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Asphodel Meadows, Enigma Variations, Gloria review at The Royal Ballet at Covent Garden London

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Another week, another fine triple bill from the Royal Ballet. This one has new boy Liam Scarlett jostling for position with old stagers Frederick Ashton and Kenneth Macmillan.

Scarlett’s Asphodel Meadows is a thing of monochrome beauty – superbly designed around three couples and a medium-sized corps de ballet. Yet the work appears much bigger than it actually is, as Scarlett throws everything into it, from unrestrained lifts to the calculated flick of a finger. Sliding panels and stark white lighting provide the minimalist backdrop for a series of complex group patterns into which leak dialogues between the couples in glowing pas de deux. Poulenc’s Double Piano Concerto offers passages of graceful tranquillity as well as accelerated and vibrant ferocity. I was particularly struck by the strength and emotional resonance of Leanne Cope and Jose Martin.

Ashton’s most extraordinarily detailed character ballet, Enigma Variations, is closer to a play without words than pure ballet. Studded with period detail in the props and costumes, it effortlessly conveys the emotional gamut of missed opportunities, marital fidelity, heartache, hope and disappointment. Ashton pares down his gorgeous elongations and romantic stretches to the minimum to convey the stiff-upper lippery of Elgar’s complex relationships with his extended family. Standing in for the injured Zenaida Yanowsky, Christina Arestis is outstanding and tremendously moving as The Lady, Elgar’s wife.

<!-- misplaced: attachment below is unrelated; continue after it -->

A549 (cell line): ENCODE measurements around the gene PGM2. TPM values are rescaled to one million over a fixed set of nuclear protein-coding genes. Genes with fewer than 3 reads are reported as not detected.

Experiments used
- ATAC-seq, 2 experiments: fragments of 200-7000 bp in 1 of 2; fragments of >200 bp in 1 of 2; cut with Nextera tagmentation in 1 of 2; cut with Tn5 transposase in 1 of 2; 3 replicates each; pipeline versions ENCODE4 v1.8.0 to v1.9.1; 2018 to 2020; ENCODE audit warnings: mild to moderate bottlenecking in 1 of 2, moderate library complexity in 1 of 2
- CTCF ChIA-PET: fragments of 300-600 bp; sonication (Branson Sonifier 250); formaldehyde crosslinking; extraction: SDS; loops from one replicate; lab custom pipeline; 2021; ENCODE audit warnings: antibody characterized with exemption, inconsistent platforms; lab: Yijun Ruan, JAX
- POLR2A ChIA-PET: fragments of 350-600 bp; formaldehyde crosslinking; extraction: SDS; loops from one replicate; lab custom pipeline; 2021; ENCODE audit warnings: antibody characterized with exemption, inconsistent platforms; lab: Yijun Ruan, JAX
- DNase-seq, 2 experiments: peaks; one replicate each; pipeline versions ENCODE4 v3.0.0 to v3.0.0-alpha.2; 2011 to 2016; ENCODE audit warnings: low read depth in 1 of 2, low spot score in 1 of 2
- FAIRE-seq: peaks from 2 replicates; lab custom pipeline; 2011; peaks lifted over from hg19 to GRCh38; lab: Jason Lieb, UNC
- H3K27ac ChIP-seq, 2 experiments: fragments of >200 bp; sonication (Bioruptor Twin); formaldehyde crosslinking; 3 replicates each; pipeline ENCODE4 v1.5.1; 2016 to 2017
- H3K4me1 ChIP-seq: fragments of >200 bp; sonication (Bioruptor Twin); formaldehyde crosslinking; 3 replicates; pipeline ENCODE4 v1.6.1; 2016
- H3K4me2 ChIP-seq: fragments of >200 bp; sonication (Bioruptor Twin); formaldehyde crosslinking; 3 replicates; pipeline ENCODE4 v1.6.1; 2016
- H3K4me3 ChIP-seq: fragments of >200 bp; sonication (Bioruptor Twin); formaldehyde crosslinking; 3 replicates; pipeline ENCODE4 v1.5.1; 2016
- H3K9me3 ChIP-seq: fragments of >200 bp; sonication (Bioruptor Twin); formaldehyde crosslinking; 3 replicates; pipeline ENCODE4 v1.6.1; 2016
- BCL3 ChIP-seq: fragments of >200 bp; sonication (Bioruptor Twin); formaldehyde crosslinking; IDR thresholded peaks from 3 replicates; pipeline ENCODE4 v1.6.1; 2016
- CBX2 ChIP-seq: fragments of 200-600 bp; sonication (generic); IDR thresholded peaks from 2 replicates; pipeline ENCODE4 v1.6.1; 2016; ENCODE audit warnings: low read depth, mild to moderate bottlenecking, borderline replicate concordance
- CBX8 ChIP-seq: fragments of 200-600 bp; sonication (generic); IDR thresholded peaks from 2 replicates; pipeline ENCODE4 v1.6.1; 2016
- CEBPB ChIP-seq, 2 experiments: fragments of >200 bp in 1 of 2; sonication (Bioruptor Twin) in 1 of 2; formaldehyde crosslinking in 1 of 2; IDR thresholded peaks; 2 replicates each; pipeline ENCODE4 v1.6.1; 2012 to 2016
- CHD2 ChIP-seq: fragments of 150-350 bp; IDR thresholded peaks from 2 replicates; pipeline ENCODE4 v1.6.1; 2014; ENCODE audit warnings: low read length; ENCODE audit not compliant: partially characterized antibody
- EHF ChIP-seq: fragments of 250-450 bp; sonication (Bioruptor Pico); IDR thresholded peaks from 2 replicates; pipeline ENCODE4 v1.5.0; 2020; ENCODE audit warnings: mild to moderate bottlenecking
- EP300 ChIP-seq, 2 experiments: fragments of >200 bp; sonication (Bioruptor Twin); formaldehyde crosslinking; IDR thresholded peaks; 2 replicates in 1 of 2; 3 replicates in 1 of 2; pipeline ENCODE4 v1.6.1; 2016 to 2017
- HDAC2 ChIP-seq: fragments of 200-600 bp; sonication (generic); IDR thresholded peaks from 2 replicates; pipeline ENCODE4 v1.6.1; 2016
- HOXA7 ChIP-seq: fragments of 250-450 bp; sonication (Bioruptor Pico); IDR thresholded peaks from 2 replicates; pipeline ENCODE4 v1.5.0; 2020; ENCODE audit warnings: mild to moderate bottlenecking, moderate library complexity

Finally, Macmillan’s drop-dead masterpiece Gloria is a tribute to and a lament for the fallen of The Great War. A stark and beautiful creation, with Edward Watson, Nehemiah Kish and Liam Scarlett as earth-coloured soldiers rising from their graves to deliver a series of interleaving solos with the ghost-like corps of mourning women. Watson is singularly articulate in conveying the agony of the dead or dying soldier, twisting himself into contortions of grotesque beauty. The literally uplifting ending is moving beyond words.

A sobering, thoughtful programme tinged with delicious melancholy.

Production Information

The Royal Ballet at Covent Garden, London, November 19-30

Liam Scarlett, Frederick Ashton, Kenneth MacMillan
The Royal Ballet
Cast includes
Edward Watson, Christopher Saunders, Nehemiah Kish, Sarah Lamb, Steven McRae, Leanne Cope, Yuhui Choe, Jose Martin
Running time
2hrs 35mins

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